Morning Edition, February 7, 2005 · The 1956 sci-fi thriller Forbidden Planet was the first major motion picture to feature an all-electronic film score -- a soundtrack that predated synthesizers and samplers. It was like nothing the audience had seen -- or heard. The composers were two little-known and little-appreciated pioneers in the field of electronic music, Louis and Bebe Barron.
Married in 1947, the Barrons received a tape recorder as a wedding gift. They used it to record friends and parties, and later opened one of the first private sound studios in America. The 1948 book Cybernetics: Or, Control and Communication in the Animal and the Machine, by MIT mathematician Norbert Wiener, inspired Louis Barron to build electronic circuits, which he manipulated to generate sounds. Bebe's job was to sort through hours and hours of tape. Together they manipulated the sounds to create an otherworldly auditory experience.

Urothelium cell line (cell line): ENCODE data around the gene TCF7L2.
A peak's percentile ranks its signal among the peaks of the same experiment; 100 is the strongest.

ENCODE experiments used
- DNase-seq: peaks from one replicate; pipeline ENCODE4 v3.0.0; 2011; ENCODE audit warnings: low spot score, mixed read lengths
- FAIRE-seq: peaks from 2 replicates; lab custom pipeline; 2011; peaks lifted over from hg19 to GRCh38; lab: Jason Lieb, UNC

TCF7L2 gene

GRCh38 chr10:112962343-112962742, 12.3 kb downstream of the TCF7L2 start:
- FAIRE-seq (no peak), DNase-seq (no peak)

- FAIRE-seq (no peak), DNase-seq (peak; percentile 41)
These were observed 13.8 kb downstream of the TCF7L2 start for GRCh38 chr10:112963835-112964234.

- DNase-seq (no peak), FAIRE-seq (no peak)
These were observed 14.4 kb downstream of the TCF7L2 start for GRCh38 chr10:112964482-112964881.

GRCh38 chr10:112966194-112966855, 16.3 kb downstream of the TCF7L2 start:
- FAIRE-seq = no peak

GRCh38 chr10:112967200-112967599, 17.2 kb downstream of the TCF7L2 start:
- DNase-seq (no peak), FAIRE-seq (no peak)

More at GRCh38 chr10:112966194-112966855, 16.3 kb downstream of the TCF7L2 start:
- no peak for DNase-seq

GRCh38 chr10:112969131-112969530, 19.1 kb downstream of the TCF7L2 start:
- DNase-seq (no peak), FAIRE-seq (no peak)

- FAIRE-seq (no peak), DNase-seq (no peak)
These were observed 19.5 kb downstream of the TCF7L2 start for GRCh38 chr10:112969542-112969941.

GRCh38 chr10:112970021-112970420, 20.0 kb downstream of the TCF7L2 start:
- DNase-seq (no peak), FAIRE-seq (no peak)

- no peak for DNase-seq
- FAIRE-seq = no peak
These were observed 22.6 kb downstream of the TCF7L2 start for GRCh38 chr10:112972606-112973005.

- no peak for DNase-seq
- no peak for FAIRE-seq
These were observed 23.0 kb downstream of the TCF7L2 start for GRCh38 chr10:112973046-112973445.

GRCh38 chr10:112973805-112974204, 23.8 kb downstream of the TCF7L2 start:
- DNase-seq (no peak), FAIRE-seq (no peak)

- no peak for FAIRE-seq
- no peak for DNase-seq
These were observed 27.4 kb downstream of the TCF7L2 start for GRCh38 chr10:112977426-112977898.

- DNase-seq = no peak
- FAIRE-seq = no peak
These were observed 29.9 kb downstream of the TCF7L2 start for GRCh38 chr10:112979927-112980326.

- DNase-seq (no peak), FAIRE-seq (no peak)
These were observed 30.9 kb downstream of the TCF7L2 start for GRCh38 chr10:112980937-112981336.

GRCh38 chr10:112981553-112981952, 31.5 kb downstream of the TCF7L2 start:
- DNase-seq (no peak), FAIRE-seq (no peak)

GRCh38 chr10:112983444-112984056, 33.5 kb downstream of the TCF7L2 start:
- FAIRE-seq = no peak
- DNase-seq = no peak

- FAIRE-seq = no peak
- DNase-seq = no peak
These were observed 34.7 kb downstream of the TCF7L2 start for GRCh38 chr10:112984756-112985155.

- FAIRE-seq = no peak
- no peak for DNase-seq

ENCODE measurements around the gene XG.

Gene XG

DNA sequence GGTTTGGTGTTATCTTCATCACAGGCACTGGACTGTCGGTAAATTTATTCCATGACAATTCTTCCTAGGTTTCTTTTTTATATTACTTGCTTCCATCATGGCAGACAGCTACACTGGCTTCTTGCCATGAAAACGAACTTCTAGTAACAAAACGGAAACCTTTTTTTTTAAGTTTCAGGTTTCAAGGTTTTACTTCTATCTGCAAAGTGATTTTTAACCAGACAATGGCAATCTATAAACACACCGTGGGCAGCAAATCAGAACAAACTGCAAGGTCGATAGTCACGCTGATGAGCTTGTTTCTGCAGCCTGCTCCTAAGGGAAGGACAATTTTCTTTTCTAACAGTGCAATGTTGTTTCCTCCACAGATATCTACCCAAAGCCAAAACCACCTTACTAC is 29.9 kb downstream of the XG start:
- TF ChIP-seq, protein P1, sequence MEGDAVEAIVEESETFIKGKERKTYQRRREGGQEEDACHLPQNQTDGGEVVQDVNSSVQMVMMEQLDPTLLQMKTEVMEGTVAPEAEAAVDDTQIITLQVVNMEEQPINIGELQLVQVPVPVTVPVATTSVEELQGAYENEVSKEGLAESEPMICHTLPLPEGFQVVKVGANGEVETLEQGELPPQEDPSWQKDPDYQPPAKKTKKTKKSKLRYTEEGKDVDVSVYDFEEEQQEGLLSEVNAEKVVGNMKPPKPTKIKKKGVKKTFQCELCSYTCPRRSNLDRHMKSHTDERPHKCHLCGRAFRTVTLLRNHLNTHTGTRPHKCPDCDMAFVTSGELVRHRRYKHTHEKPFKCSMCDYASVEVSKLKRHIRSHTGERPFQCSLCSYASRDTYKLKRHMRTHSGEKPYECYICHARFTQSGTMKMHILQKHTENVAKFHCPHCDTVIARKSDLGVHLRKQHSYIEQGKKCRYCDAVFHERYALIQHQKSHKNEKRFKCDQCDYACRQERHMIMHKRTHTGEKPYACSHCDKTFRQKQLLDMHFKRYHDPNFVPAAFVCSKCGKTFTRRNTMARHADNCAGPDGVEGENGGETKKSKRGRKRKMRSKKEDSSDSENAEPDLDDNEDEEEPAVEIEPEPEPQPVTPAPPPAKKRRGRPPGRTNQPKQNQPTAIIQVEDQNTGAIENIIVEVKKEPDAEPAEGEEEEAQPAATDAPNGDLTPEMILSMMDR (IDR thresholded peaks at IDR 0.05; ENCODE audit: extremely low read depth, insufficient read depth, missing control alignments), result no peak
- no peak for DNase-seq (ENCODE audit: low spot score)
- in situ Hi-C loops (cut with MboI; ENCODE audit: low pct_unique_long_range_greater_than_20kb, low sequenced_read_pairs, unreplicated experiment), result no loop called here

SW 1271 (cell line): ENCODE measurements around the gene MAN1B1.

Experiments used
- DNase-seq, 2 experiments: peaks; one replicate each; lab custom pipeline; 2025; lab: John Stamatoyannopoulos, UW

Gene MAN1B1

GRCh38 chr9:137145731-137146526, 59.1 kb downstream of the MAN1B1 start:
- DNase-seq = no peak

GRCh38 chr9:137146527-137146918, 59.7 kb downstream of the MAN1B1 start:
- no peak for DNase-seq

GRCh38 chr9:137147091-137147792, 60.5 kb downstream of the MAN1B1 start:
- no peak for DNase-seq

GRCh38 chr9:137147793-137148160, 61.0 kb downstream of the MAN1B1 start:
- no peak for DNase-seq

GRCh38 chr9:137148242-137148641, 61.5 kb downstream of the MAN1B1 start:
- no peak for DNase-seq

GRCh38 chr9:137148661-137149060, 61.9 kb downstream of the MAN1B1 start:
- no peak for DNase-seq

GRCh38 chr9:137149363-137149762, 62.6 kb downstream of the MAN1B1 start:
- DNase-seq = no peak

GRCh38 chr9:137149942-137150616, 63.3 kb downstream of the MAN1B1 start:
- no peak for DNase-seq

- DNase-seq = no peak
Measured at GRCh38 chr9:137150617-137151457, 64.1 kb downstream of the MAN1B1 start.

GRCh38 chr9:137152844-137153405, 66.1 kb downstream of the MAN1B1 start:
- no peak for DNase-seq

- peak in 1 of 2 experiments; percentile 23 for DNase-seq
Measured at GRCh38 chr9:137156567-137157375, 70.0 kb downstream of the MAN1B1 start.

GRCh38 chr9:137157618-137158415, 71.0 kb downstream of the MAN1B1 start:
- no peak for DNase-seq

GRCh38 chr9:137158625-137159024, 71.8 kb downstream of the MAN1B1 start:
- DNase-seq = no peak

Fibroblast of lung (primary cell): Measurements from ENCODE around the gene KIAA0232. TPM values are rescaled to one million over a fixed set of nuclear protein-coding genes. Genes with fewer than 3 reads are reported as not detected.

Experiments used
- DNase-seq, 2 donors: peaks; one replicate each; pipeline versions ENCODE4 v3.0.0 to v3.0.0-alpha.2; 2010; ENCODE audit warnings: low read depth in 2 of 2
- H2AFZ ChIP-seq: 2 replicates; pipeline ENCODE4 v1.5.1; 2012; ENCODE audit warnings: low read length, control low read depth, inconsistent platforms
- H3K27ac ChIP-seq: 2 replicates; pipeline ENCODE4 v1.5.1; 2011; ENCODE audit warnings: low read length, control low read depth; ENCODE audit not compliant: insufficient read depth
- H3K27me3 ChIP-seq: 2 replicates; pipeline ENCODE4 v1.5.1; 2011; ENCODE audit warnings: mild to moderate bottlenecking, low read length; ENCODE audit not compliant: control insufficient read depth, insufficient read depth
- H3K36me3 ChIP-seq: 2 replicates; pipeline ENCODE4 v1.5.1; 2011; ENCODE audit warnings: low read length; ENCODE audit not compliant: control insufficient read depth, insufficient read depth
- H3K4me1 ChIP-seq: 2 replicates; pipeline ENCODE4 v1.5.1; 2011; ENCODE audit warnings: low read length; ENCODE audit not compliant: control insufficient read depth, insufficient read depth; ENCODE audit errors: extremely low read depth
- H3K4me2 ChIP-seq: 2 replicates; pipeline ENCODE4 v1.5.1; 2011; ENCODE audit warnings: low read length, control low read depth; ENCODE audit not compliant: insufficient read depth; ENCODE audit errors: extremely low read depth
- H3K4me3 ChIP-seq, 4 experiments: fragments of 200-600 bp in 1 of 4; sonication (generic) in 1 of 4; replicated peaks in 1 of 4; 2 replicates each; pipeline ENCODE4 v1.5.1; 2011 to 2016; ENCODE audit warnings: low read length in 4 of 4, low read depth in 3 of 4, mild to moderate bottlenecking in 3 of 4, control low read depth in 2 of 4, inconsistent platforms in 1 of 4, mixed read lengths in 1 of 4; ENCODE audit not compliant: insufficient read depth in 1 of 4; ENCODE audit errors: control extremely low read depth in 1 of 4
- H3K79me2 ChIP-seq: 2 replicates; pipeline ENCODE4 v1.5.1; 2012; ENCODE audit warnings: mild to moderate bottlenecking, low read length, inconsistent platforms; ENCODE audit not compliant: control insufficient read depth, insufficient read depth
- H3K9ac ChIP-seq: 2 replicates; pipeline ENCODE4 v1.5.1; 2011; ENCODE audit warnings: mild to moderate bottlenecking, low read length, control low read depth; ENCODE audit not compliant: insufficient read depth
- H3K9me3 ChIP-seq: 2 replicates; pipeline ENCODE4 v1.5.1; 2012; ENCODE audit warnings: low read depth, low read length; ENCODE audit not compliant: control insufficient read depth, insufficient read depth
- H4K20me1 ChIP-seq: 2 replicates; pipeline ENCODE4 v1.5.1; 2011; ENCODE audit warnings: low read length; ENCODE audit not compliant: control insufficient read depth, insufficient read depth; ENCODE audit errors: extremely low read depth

The Barrons' music caught the ear of the avant-garde scene: In the early 1950s, they worked on a year-long project with composer John Cage. They also scored several short experimental films.
But avant-garde didn't pay, and the Barrons decided to cash in by turning to Hollywood. Their score for Forbidden Planet drew critical praise, but a dispute with the American Federation of Musicians prevented them from receiving proper credit for the soundtrack. Their names were also left off the film's Oscar nomination.
Union rules continued to be an obstacle, and technology eventually passed the Barrons by. Though they never scored another film, Louis and Bebe Barron, who divorced in 1970, continued to collaborate until his death in 1989.
source + soundexcerpts
Thanks to Mark R. from soundasart mailing group for pointing this out.